Twitter is introducing Premium APIs in order to bridge the gap that made it painful for growing businesses to deliver scalable solutions to customers, a concern that Twitter is said to have heard at developer events, in our forums, and in conversations.
In the spring, Twitter laid out a vision for their Premium APIs platform and published a public roadmap. The company made a commitment to their developer community, a unified platform with scalable access to Twitter data. Also promising more predictability so that brands can confidently build businesses with Twitter.
Today Twitter delivers the next big piece of these commitments with Premium APIs.
Before today, Twitter’s developer platform provided two types of access to Twitter data,
1. Twitter’s standard (free and public) APIs that provide basic query functionality and foundational access to Twitter data, and
2. Enterprise APIs (Gnip), which deliver real-time and historical data to power businesses at scale.
The new premium APIs bring the reliability and stability of Twitter’s enterprise APIs to the broader developer ecosystem for the first time. They include a clear upgrade path that scales access and price to fit your needs. Twitter claims to have built these new products to enable innovation, whether you’re just getting started and building a proof of concept, or are an established company experimenting with new products and ideas.
Launching today in public beta, the first premium offering is the Search Tweets API, which provides access to the past 30 days of Twitter data. Soon, Twitter will add an additional endpoint that will enable access to the full history of Twitter data, going all the way back to @jack’s first Tweet in 2006.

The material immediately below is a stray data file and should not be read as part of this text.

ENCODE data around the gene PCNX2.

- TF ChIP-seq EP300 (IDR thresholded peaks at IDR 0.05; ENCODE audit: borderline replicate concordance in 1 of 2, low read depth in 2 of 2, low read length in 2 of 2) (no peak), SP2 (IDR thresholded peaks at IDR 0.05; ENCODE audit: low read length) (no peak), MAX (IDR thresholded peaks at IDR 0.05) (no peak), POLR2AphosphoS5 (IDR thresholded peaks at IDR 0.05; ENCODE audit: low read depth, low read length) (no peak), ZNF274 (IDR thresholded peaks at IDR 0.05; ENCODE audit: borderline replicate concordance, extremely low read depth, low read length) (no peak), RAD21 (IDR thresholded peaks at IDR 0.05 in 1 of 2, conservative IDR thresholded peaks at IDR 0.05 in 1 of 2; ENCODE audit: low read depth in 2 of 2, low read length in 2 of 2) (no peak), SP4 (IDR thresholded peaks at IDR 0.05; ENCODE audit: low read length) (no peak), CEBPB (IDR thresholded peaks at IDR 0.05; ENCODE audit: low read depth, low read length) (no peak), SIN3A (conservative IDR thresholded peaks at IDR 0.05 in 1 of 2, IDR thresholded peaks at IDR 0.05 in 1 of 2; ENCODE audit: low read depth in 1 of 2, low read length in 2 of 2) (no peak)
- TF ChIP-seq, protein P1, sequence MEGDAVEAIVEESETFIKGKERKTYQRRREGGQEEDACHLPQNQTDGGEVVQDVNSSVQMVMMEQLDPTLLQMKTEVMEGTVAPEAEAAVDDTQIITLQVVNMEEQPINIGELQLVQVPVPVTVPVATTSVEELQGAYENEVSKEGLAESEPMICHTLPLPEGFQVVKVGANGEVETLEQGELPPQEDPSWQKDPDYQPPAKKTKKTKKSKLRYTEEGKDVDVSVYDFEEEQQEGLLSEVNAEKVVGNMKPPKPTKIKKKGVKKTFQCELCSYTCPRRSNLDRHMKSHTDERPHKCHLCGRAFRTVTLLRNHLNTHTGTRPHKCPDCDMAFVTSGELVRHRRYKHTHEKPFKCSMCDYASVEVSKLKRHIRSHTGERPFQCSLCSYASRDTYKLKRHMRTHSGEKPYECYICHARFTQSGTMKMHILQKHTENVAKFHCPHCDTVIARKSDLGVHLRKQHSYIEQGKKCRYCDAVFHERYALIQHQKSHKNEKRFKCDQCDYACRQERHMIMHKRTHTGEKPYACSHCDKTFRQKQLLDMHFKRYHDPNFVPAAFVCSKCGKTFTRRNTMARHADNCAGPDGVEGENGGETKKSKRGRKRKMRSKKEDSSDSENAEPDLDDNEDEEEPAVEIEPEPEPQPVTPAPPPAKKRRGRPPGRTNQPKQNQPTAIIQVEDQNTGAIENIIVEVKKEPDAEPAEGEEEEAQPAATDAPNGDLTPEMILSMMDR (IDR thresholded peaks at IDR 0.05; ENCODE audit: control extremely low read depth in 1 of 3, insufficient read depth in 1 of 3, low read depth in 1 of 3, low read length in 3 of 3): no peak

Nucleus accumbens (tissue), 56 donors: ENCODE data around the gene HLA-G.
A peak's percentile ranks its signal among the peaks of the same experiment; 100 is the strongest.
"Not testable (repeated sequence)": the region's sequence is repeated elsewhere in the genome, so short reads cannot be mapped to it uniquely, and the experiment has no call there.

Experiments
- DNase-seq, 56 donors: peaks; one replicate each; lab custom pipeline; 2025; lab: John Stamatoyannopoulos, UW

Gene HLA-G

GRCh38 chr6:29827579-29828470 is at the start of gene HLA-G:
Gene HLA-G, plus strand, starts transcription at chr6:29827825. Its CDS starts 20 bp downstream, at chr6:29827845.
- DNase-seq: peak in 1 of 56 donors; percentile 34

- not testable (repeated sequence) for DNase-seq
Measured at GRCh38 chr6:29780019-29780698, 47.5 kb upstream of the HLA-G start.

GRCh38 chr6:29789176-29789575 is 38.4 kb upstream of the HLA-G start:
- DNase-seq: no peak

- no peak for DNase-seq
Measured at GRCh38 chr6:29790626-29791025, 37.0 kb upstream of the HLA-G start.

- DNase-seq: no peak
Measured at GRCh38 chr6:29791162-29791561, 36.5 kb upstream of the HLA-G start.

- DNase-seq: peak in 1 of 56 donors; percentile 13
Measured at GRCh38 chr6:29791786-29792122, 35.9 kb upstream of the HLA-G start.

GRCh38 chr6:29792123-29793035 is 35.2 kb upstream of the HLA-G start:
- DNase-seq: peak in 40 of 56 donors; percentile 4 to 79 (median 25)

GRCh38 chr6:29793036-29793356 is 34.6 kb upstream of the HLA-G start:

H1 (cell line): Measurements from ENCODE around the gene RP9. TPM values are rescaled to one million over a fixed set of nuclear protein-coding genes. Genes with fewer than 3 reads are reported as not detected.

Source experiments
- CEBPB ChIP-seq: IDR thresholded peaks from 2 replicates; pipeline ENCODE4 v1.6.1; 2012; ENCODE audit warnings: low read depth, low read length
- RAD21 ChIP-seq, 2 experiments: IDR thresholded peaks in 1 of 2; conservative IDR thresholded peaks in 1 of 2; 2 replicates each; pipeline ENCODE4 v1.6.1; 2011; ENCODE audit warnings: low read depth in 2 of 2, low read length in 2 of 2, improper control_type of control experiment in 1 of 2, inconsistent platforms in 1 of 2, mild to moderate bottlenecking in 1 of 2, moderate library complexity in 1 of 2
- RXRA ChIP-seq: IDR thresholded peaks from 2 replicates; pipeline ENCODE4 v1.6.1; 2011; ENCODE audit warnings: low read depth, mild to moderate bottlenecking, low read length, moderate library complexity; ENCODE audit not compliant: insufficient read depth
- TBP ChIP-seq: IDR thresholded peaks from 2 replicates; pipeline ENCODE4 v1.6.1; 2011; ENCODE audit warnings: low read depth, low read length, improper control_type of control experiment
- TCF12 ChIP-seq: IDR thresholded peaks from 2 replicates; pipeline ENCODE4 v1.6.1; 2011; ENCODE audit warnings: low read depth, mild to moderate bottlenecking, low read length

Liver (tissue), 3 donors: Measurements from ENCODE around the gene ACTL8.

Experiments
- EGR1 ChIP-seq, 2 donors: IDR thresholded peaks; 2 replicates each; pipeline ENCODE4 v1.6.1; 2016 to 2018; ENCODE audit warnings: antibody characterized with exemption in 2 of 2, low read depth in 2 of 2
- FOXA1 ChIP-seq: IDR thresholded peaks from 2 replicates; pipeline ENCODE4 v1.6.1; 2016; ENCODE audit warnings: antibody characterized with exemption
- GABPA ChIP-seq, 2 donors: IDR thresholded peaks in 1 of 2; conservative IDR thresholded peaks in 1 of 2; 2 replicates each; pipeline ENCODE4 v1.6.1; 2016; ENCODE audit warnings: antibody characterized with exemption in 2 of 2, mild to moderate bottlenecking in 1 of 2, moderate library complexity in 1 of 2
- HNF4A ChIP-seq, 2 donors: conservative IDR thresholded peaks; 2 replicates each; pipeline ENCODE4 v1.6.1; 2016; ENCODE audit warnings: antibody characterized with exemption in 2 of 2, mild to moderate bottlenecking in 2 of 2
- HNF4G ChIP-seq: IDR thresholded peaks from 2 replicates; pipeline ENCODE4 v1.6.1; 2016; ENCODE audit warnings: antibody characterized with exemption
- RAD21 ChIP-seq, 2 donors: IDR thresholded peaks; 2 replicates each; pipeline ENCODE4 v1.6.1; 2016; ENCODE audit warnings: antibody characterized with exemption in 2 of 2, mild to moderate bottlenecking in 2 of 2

These premium Search endpoints provide functionality beyond what’s available in our standard search/Tweets endpoint, including:
2. Higher rate limits
3. A counts endpoint that returns time-series counts of Tweets
4. More complex queries
5. Metadata enrichments, such as expanded URLs and improved profile geo information
To make it easy for businesses to adjust their use as their needs evolve, premium APIs include flexible month-to-month contracts and scaled tiers of access based on the number of requests. Pricing for these elevated tiers of the Search Tweets API starts at $149/month. To ensure it’s easy to get started, premium APIs also include limited access within a free sandbox.
“I wish these premium APIs were available during our first few years. As we grew, we quickly ran into data limitations that prevented expansion. Ultimately, we raised a round of funding in order to accelerate our growth with the enterprise APIs. With the premium APIs, we could have bootstrapped our business longer and scaled more efficiently.”, Madeline Parra, CEO and Co-Founder, Twizoo (now part of Skyscanner)
Twitter will also be introducing a new self-serve developer portal that gives businesses more transparent access to their data usage. The portal allows them to easily upgrade to increased levels of access and premium functionality as their needs change, and to manage their subscriptions and payments.
With self-serve access, businesses have a new way to harness the live, conversational, and public nature of Twitter, on their own terms. Over time, Twitter plans to migrate more functionality out of apps.twitter.com to their improved experience in the new portal.
Getting started with Premium APIs
Starting today, premium Search Tweets API and the new dashboard are available in public beta. As with any new platform, Twitter needs to be able to test and refine as they scale in order to ensure a quality experience. To get started, complete the new application and we’ll grant access, as the platform scales.
Twitter will be rolling out new premium endpoints in the coming weeks and months. Twitter will be replacing legacy endpoints like search/tweets with a more powerful and streamlined API that provides increased access when rate limits are reached.
You can follow Twitter’s public roadmap to see what’s coming, visit the Twitter forum to tell the microblogging platform what you’d like to see or visit the new developer resource center for documentation and guidance.
“We’re excited about what this new chapter means for our Twitter developer community, and we can’t wait to see what you build with this new set of capabilities” Twitter concluded in a release.